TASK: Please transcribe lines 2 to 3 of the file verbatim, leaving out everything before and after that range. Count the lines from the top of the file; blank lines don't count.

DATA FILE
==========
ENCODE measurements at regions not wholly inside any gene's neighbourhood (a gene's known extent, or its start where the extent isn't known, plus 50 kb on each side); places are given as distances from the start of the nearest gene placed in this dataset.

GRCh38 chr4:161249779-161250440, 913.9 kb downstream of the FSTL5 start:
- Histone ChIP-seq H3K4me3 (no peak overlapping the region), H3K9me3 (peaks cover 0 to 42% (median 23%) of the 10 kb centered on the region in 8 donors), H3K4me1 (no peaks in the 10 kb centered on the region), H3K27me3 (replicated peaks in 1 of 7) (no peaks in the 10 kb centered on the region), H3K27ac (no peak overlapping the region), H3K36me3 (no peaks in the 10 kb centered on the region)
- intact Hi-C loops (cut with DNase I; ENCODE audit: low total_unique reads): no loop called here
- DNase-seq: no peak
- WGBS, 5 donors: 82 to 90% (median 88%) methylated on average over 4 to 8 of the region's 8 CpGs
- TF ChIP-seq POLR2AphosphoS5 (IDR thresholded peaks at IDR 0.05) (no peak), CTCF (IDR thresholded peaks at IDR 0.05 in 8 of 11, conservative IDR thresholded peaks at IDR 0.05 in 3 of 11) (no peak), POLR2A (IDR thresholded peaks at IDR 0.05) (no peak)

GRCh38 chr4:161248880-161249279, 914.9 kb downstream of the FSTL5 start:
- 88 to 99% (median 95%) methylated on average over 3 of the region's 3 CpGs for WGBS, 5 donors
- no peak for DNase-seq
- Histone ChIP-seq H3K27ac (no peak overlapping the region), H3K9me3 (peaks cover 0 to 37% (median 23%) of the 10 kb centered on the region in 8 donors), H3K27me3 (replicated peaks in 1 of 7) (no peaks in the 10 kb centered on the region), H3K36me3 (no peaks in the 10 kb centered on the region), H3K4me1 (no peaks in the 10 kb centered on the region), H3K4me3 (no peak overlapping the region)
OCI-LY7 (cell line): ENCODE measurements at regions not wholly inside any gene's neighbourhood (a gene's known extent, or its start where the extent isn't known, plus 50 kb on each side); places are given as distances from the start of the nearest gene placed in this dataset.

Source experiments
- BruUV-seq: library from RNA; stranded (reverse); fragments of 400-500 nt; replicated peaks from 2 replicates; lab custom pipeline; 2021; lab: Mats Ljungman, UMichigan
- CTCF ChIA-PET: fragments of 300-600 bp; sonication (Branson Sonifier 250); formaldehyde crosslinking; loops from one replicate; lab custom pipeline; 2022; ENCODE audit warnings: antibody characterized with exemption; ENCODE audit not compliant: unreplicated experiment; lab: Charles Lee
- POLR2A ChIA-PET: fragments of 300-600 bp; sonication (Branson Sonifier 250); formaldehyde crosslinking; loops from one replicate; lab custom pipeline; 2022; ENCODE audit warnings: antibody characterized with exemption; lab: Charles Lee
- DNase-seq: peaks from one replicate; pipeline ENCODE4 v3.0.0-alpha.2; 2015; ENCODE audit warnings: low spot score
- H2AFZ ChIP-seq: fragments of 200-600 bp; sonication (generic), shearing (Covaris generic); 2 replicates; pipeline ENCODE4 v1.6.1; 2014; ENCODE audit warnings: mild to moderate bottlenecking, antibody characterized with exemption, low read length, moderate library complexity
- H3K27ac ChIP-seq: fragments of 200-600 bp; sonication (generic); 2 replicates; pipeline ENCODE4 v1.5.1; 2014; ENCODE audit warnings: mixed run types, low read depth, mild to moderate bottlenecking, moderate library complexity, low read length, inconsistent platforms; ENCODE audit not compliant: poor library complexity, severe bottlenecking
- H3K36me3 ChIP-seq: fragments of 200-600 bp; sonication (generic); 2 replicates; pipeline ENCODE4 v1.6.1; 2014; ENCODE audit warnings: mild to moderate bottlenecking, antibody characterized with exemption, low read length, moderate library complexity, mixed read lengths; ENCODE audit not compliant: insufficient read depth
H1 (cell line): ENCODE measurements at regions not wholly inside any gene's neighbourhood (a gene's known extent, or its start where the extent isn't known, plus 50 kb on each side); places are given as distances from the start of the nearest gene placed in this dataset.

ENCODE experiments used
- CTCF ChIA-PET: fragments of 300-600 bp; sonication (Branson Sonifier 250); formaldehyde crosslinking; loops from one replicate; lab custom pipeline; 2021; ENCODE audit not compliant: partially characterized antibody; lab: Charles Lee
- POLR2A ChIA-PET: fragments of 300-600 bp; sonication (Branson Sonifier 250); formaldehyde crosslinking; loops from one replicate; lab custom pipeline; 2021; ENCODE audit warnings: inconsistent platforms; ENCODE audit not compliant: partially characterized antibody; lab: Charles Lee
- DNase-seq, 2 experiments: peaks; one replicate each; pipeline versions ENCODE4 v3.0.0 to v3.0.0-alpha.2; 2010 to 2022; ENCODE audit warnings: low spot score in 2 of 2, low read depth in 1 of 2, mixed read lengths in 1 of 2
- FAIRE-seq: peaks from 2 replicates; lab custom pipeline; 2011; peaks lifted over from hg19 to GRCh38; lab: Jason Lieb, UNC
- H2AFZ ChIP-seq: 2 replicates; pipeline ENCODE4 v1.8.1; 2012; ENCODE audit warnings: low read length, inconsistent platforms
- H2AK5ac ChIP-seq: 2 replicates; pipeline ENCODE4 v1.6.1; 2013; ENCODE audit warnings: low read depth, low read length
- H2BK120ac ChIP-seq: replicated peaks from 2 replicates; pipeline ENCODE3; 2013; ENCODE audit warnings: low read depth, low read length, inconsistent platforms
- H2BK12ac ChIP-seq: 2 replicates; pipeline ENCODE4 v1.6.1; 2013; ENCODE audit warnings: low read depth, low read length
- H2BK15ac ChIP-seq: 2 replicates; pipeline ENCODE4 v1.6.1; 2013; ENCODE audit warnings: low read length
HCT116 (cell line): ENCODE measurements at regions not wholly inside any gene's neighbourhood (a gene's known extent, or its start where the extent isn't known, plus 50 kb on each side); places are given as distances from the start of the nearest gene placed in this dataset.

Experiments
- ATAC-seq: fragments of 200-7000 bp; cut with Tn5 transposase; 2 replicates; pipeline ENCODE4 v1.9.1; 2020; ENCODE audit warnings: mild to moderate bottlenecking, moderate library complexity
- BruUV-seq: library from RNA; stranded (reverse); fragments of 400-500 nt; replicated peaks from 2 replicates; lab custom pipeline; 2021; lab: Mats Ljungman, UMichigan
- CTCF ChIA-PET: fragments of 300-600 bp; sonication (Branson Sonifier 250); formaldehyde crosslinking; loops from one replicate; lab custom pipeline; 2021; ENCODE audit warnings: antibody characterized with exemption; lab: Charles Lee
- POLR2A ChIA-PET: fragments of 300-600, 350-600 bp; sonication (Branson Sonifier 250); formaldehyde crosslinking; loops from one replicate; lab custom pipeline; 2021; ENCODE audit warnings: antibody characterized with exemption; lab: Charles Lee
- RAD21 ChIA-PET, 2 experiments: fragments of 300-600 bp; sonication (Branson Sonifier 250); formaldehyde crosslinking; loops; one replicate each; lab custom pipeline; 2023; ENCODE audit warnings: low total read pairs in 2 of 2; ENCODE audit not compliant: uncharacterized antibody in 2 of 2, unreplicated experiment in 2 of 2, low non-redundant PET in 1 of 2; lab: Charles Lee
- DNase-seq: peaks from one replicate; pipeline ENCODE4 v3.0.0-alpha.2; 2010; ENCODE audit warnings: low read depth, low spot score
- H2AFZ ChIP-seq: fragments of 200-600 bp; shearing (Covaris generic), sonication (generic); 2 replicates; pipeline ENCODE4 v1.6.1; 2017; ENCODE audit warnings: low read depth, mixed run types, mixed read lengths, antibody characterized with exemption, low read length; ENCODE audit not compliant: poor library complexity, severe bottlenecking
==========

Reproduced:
GRCh38 chr4:161249779-161250440, 913.9 kb downstream of the FSTL5 start:
- Histone ChIP-seq H3K4me3 (no peak overlapping the region), H3K9me3 (peaks cover 0 to 42% (median 23%) of the 10 kb centered on the region in 8 donors), H3K4me1 (no peaks in the 10 kb centered on the region), H3K27me3 (replicated peaks in 1 of 7) (no peaks in the 10 kb centered on the region), H3K27ac (no peak overlapping the region), H3K36me3 (no peaks in the 10 kb centered on the region)